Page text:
HOWTO Program a key

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Decoding Key IDs

If you have an RFID tag (card or fob) and don't know the ID number required to add it to the door system/CRM (<5 digits>:<5 digits>) there are a few methods:

  1. Key cards have their ID numbers printed in the corner of the card
  2. Key fobs have an encoded version of their ID etched into them. They can be decoded using this Google Sheet (thanks to Evan for the blog post explaining the procedure!)

New Keypad

Since April 2020 adding new keys and changing the status of existing ones is handled through a remote interface on McClellan.

Adding a new key

  1. Take the key you wish to program and either follow the steps on decoding key IDs and skip to running update_door or take it to the keypad and swipe it a few times
  2. Go back inside and SSH into McClellan (ask on Slack for an account)
  3. Check the last few lines of the door access log, it currently lives at /opt/door-management/access.csv
  4. From here you should see a few Denied, Unknown entries with the same key ID, that's you scanning an invalid key! Make a note of the ID
  5. At the terminal prompt enter update_door add "<First Name> <Last Name>" <Key ID> and press enter Ex: update_door add "John Smith" 12345:12345 (Note: As of Dec. 2021 apostrophes in the name field are not sanitized automatically, they must be removed before )
  6. You will be asked to enter the 4-digit PIN for this user - The terminal treats this as a password entry so the cursor will not appear to move and no digits will appear as they are entered. Press enter and repeat the PIN to ensure it is correct.
  7. Enter the key information into the CRM record for the user it belongs to and also update the master PIN spreadsheet to reflect the change
  8. Take the new key out to the door and test it! Remember that (as of Dec. 2021) the system does not beep to tell you the door has been unlocked, only when a key is recognized. After scanning the key and entering the PIN give the door a tug, you'll know if you entered the PIN correctly.

TODO: What happens if the same key ID is added later with a different member? Does it get overwritten? Will there be a collision?

Turning off a key

  1. SSH into McClellan
  2. At the terminal run update_door remove <Key ID>

Note that this does not actually remove the key from the controller but merely marks it inactive

Turning on a key

  1. SSH into McClellan
  2. At the terminal run update_door enable <Key ID>

The Old Keypad

Until ~April 2020 our front door keypad was an Eclipse ACC-950. It uses 125kHz cards in the EM4xxx standard.

Documentation related to the old keypad that should be put on the wiki:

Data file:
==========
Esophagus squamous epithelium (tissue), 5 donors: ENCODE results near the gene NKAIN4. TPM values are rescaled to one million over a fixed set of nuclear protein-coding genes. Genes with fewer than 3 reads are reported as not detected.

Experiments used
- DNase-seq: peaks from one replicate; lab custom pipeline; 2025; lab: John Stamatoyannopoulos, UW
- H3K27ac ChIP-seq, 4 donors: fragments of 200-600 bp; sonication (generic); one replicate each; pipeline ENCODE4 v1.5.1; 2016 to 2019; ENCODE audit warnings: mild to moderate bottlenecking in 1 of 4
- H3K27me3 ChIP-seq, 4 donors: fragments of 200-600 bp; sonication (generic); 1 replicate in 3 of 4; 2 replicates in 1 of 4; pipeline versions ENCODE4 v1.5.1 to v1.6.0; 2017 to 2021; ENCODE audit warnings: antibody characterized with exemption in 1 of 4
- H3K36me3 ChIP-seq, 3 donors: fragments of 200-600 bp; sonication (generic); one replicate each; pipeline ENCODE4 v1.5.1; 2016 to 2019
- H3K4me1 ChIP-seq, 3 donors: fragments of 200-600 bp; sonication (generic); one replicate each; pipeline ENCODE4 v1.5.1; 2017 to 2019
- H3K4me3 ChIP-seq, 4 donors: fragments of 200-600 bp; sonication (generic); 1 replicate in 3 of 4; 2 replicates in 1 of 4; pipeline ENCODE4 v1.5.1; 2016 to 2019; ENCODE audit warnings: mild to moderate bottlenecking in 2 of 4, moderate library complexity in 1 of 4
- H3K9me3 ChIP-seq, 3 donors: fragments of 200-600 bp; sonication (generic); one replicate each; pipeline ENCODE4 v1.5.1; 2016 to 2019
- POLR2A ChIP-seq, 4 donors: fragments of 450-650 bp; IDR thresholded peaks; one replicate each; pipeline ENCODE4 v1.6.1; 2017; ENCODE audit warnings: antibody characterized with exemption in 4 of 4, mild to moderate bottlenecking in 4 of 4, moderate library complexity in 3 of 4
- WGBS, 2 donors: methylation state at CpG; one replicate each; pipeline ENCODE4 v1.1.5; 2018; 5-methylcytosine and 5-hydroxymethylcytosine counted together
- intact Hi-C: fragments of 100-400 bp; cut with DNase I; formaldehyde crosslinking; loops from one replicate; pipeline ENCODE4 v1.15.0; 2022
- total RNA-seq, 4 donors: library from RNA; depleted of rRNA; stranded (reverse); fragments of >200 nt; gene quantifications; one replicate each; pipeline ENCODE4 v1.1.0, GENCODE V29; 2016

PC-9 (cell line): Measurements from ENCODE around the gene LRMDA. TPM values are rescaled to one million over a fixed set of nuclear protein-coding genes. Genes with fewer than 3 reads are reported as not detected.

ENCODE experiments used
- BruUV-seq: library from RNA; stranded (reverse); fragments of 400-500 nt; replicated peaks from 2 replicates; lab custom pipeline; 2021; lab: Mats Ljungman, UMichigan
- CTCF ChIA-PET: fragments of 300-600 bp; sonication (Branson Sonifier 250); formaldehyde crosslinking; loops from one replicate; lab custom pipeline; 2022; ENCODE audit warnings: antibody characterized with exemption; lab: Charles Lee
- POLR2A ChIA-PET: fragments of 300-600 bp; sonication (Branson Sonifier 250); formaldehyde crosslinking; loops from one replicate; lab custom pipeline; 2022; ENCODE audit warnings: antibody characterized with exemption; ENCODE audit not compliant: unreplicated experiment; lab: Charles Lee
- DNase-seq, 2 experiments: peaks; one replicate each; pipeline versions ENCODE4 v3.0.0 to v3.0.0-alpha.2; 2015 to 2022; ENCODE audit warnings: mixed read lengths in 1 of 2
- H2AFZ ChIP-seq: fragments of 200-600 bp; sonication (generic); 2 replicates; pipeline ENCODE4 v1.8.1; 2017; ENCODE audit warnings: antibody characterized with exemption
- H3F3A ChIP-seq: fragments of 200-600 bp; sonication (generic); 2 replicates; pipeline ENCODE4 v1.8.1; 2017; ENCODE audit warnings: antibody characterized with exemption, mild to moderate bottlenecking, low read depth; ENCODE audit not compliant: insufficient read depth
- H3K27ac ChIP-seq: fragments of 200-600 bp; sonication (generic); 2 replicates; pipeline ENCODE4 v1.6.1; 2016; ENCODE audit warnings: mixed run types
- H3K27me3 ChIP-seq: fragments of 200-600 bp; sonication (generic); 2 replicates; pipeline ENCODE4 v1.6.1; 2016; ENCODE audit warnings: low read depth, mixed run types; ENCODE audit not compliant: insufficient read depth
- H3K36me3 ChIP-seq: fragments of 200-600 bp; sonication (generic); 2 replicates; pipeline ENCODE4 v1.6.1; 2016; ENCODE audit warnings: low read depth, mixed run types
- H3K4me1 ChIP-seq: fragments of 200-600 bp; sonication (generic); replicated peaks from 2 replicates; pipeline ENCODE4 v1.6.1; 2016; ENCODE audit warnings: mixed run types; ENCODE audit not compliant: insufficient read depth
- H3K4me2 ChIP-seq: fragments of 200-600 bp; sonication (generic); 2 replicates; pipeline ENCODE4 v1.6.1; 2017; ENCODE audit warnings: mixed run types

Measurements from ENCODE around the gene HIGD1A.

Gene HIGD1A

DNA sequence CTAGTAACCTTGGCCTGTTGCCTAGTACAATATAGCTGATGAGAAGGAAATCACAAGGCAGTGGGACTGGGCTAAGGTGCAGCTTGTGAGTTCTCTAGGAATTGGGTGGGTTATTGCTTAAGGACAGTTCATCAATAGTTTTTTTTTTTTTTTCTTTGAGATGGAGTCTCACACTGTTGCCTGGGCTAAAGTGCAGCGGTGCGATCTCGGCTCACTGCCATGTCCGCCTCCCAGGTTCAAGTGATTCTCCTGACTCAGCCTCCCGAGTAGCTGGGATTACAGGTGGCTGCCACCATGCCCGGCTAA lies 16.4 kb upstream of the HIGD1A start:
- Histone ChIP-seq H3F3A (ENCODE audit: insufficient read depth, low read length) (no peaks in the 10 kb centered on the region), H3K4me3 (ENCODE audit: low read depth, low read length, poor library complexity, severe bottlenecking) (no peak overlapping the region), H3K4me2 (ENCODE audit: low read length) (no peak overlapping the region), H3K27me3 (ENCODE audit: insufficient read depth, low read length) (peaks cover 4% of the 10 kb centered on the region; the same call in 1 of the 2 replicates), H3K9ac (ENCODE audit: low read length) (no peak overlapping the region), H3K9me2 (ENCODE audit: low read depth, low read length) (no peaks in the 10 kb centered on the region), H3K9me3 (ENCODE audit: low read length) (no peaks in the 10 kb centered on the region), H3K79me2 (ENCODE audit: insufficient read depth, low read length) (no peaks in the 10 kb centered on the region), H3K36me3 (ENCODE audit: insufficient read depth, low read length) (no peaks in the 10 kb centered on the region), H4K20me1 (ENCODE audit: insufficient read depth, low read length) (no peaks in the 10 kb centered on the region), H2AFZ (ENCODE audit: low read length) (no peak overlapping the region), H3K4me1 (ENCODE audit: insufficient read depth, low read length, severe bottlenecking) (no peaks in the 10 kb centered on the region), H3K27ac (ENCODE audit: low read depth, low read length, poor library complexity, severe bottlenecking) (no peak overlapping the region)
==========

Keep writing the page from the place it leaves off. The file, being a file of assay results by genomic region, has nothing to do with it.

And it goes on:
1. Make sure you have an unassigned key (fob or card) to use.
  2. Go to the keypad, and make sure it's at the ready screen. (i.e. not waiting for a PIN after a swipe, or otherwise distracted.)
  3. Enter the super-secret programming code, starting with * and finishing with #.
  4. Go to Add/Delete and hit # to select
  5. Select "Add by ID" and arrow up/down until you find an open slot (the serial on the bottom will show 00000:00000)
  6. Write the slot number down.
  7. Hit * to go back to the menu and select "Add by RF Learn"
  8. Tag units: 1 <blink>ONLY EVER ENTER 1 HERE. THIS IS THE STEP THAT DESTROYS KEYPADS.</blink>(if you have multiple people to add, do the entire procedure separately for them.)
  9. Close tag into RF area: Wave the unassigned key near the reader. It should pick it up.
  10. Close the tag into the RF area again, and it will show the key's serial number. Write it down.
  11. Now, hit # until you are at the main menu and select "User Settings"
  12. Access mode 3: Card and pin
  13. Careful! It just auto-advanced to the next slot. Back it up so you're working on the slot you just added someone to.
  14. Now, change PIN
  15. Let the new member enter their own PIN, 4 digits, don't press anything afterward.
  16. If it says Success!, you're done. Back out and try the new key.
  17. NOW GO ENTER IT INTO THE CRM. The slot number and the key number you wrote down, above.

Any failures, call.... whom? I'll volunteer: Nate B, 248-379-3614.

Data quality

  • Slot 123, key 123
  • Bad entry -- that's not a valid key serial number.
  • Slot 123, key 123123
  • Bad entry -- Still not a valid key serial.
  • Slot 123, key 00123:00123
  • Bad entry -- highly unlikely that both parts of the key serial are identical to the slot number!
  • Slot 123, key 218:52181
  • Bad entry -- Looks like a valid serial, but format is nonstandard and may break exports.
  • Slot 123, key 00218-52181
  • Bad entry -- Looks like a valid serial, but format is nonstandard and may break exports.
  • Slot 123, key 00218 52181
  • Bad entry -- Looks like a valid serial, but format is nonstandard and may break exports.
  • Slot 123, key 00218:52181
  • Good entry -- Looks like a valid serial, entered in the standard format.